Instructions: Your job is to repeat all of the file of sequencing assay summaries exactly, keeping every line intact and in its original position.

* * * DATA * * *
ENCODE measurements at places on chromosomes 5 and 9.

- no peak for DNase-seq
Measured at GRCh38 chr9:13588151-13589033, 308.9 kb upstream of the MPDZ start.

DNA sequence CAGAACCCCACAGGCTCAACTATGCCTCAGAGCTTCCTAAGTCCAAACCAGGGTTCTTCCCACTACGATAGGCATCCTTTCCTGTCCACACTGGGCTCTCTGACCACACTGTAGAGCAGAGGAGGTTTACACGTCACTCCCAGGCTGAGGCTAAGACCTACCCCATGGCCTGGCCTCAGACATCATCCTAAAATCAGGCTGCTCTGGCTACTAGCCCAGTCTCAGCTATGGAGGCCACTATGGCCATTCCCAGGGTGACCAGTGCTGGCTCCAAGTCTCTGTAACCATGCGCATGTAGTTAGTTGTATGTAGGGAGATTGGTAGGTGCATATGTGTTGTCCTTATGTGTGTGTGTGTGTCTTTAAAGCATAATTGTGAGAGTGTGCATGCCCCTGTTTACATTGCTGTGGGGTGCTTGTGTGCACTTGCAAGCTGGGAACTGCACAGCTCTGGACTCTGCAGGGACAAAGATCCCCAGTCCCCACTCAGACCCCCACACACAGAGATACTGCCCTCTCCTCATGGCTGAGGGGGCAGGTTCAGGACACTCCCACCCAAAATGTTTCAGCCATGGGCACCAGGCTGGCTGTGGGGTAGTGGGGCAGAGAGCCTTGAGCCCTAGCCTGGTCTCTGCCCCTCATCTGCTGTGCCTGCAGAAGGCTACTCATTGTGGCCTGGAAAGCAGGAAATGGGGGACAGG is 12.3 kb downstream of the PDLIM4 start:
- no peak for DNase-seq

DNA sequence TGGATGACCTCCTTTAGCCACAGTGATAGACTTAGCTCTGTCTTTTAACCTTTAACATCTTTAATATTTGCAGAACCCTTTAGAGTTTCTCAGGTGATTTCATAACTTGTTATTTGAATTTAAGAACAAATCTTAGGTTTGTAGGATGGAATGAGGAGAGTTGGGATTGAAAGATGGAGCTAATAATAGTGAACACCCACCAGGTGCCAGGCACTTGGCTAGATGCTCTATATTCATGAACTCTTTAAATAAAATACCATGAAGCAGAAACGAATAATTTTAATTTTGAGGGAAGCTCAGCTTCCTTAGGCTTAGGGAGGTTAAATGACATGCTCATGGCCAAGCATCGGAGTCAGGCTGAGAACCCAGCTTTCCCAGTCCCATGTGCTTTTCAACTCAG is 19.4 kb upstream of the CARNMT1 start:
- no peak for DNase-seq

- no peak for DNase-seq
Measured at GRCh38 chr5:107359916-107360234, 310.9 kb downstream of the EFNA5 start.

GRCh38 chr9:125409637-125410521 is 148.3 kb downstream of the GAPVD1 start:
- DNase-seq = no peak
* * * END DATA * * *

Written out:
ENCODE measurements at places on chromosomes 5 and 9.

- no peak for DNase-seq
Measured at GRCh38 chr9:13588151-13589033, 308.9 kb upstream of the MPDZ start.

DNA sequence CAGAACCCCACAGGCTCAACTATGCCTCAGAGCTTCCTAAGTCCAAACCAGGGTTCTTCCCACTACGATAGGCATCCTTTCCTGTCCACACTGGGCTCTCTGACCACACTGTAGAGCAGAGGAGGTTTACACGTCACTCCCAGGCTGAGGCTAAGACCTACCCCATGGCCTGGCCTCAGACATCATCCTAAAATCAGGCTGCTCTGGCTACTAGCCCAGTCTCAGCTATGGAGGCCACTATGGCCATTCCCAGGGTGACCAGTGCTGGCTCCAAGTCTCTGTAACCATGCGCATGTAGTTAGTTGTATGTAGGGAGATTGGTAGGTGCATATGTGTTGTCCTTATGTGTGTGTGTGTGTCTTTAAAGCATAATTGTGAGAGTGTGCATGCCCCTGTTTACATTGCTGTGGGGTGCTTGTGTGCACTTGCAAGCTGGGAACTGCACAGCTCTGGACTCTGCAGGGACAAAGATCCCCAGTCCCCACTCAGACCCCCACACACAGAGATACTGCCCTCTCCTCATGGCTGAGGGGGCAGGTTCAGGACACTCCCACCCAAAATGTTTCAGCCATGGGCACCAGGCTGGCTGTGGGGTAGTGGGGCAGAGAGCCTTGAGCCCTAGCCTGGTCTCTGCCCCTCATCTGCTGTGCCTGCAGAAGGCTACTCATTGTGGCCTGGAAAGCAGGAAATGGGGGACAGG is 12.3 kb downstream of the PDLIM4 start:
- no peak for DNase-seq

DNA sequence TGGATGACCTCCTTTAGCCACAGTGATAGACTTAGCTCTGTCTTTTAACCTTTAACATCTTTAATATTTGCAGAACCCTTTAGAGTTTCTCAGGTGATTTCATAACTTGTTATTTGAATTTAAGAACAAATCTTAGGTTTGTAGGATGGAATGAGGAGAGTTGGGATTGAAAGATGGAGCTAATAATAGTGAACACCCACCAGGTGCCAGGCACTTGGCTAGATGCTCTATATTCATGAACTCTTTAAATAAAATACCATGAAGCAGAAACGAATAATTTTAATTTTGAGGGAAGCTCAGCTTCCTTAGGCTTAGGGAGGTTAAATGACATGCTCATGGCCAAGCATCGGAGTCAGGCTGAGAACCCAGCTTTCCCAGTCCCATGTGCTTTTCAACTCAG is 19.4 kb upstream of the CARNMT1 start:
- no peak for DNase-seq

- no peak for DNase-seq
Measured at GRCh38 chr5:107359916-107360234, 310.9 kb downstream of the EFNA5 start.

GRCh38 chr9:125409637-125410521 is 148.3 kb downstream of the GAPVD1 start:
- DNase-seq = no peak